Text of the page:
RIS ID

115715

Publication Details

Ashley, C., Brown, A., Halcomb, E. & Peters, K. (2017). Registered nurses transitioning from acute care to primary healthcare employment: A qualitative insight into nurses' experiences. Journal of Clinical Nursing, Online First 1-8.

Abstract

Aims and objectives: To describe the experiences of acute care registered nurses transitioning to primary healthcare settings.

Background: The worldwide increasing demand for primary healthcare services has resulted in skilled acute care nurses transitioning to primary healthcare settings to meet workforce requirements. Little is known about the experiences and challenges associated with the transition. Knowledge of this will enable employers to design appropriate support processes and transitioning nurses can make informed choices.

Methods: Semistructured interviews were conducted with nurses who had transitioned into primary healthcare employment in the last 5 years. Data analysis was undertaken using Braun and Clarke's (2006) thematic analysis approach.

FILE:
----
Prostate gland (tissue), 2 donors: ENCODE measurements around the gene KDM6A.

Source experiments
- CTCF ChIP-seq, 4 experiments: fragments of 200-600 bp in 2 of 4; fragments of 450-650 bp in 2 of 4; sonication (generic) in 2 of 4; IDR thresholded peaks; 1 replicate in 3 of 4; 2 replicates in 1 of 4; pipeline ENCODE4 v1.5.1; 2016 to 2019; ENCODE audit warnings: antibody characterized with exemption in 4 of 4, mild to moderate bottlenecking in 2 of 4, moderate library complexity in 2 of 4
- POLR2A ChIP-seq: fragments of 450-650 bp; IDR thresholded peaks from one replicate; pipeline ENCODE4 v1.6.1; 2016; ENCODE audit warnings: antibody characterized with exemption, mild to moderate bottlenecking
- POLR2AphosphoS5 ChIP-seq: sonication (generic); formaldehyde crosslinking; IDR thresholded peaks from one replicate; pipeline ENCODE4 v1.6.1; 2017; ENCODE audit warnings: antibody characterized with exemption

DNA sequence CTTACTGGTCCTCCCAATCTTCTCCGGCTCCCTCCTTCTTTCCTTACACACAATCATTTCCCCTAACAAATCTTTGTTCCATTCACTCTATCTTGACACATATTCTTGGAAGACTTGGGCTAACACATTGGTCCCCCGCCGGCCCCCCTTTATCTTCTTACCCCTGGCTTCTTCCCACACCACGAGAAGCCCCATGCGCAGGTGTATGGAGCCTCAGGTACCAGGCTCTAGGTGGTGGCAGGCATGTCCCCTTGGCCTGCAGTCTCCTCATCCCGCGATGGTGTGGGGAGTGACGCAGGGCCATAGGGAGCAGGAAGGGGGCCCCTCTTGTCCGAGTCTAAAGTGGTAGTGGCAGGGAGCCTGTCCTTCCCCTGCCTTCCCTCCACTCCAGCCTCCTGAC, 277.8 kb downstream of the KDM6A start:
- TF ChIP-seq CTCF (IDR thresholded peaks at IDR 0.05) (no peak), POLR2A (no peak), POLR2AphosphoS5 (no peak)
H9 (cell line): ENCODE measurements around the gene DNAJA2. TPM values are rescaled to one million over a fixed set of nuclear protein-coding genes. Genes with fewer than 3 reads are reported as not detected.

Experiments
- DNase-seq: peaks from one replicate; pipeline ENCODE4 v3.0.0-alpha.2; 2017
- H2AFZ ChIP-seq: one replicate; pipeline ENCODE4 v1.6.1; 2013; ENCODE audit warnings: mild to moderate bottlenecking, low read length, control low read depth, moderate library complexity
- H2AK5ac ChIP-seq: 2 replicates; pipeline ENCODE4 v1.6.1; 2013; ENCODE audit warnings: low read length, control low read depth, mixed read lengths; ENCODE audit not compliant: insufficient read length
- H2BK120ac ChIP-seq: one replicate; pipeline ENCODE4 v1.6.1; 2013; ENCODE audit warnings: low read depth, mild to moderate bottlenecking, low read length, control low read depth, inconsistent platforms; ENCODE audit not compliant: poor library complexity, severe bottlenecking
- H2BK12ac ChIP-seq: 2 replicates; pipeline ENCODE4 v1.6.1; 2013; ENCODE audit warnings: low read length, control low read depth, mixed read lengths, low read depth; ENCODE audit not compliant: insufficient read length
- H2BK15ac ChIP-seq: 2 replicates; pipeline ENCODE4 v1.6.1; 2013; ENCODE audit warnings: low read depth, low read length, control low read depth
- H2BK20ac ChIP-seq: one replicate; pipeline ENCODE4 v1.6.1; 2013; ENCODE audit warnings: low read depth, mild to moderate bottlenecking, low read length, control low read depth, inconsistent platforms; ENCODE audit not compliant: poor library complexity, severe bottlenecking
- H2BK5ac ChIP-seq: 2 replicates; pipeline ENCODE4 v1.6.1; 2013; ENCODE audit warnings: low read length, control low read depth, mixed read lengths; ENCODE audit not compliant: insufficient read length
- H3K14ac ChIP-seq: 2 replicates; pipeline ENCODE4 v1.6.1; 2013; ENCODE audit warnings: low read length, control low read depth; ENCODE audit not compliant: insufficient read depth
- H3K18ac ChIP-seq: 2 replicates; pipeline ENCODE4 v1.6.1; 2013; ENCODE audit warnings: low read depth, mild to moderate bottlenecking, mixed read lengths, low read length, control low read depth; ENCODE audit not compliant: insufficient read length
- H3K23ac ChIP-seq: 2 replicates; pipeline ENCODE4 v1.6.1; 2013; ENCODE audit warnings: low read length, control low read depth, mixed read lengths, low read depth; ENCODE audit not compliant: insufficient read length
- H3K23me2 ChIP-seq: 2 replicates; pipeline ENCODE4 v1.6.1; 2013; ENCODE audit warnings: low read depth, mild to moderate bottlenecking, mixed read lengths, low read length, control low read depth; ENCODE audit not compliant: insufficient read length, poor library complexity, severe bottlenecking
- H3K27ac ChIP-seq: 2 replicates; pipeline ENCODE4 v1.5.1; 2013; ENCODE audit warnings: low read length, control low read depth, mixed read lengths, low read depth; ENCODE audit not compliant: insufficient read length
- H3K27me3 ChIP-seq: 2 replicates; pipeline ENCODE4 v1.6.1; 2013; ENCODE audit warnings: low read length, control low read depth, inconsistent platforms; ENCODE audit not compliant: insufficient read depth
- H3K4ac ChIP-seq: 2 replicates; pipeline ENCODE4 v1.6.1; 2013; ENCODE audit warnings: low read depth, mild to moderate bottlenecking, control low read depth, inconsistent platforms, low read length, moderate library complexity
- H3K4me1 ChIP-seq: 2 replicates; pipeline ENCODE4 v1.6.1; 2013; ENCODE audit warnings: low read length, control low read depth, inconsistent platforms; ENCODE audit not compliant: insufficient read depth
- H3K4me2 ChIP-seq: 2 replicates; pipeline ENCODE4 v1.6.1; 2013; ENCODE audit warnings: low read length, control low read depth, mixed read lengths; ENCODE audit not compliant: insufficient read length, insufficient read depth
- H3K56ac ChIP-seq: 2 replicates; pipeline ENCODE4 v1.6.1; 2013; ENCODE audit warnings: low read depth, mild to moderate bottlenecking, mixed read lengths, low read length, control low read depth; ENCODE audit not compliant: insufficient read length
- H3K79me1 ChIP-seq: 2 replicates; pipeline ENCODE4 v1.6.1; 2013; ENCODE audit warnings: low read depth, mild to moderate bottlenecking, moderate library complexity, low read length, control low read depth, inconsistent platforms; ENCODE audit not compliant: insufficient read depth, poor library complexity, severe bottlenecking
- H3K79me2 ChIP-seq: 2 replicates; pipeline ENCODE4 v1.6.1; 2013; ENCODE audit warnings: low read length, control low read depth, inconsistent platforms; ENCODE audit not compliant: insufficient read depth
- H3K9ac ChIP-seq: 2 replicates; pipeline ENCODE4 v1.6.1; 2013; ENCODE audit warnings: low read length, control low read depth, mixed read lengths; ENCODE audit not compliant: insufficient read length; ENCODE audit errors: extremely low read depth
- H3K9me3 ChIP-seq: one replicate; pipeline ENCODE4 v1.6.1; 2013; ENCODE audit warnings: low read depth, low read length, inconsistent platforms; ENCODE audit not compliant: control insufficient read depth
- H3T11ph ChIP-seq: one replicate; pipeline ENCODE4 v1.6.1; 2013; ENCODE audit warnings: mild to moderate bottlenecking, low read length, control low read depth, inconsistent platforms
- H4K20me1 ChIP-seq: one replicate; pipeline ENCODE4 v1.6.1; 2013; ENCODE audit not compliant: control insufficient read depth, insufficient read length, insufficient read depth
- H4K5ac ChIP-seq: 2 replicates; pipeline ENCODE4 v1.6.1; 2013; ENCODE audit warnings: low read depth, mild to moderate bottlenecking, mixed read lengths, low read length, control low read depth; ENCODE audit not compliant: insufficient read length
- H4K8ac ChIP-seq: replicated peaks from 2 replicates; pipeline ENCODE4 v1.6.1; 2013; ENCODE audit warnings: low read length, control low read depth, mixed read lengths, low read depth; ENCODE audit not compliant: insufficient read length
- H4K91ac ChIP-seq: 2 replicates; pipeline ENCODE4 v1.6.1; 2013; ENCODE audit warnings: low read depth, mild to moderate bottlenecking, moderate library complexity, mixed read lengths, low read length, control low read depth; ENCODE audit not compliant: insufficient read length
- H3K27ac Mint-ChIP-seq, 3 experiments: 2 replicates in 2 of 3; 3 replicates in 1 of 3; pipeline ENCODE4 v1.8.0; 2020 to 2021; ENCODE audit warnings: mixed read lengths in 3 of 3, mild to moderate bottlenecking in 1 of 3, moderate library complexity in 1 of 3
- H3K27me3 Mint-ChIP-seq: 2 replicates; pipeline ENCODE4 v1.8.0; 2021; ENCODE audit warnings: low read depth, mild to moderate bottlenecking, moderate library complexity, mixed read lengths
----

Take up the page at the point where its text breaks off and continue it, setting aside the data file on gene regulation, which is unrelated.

Results: Thirteen nurses were interviewed, and two themes identified-role learning: the new environment, and role socialisation: transition validation. Role learning was influenced according to the quality of orientation programmes, previous experience, clinical knowledge and professional support. Support and professional respect from mentors and/or employers greatly assisted with role socialisation and the transition experience.

Conclusions: Transitioning to primary healthcare employment provides unique challenges which must be considered by employers if they are to attract and retain experienced acute care registered nurses.

Relevance to Clinical Practice: Understanding the experiences of nurses who transition from acute to primary healthcare employment can inform the design of orientation programmes and ongoing professional supports to address barriers and challenges. Targeted orientation and support has the potential to enhance recruitment and retention of experienced nurses in primary health care.

Available for download on Tuesday, November 27, 2018

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Link to publisher version (DOI)

http://dx.doi.org/10.1111/jocn.13984